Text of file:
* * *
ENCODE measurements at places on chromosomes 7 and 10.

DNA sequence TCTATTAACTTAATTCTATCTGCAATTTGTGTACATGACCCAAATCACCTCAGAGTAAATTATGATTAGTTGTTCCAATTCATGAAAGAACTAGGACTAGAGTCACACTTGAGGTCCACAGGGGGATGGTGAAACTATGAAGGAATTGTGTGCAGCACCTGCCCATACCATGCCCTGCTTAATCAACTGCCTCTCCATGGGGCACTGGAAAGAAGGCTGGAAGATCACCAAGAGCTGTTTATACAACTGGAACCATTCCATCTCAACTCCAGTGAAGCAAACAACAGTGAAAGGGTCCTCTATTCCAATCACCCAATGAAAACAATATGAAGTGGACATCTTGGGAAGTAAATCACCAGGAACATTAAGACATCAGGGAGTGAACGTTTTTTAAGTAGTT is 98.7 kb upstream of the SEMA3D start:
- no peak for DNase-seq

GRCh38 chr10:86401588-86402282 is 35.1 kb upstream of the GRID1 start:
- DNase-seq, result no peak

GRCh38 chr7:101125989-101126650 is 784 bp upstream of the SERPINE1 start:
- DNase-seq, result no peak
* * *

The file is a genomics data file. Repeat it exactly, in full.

ENCODE measurements at places on chromosomes 7 and 10.

DNA sequence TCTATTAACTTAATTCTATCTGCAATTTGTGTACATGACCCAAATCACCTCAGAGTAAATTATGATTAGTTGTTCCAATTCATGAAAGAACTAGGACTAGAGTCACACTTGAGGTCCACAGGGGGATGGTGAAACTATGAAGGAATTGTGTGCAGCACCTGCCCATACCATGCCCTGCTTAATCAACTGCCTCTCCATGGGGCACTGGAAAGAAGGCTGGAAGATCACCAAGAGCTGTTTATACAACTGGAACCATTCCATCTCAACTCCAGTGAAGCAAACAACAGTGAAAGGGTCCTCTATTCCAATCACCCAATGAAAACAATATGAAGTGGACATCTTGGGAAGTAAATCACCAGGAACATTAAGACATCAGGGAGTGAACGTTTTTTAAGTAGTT is 98.7 kb upstream of the SEMA3D start:
- no peak for DNase-seq

GRCh38 chr10:86401588-86402282 is 35.1 kb upstream of the GRID1 start:
- DNase-seq, result no peak

GRCh38 chr7:101125989-101126650 is 784 bp upstream of the SERPINE1 start:
- DNase-seq, result no peak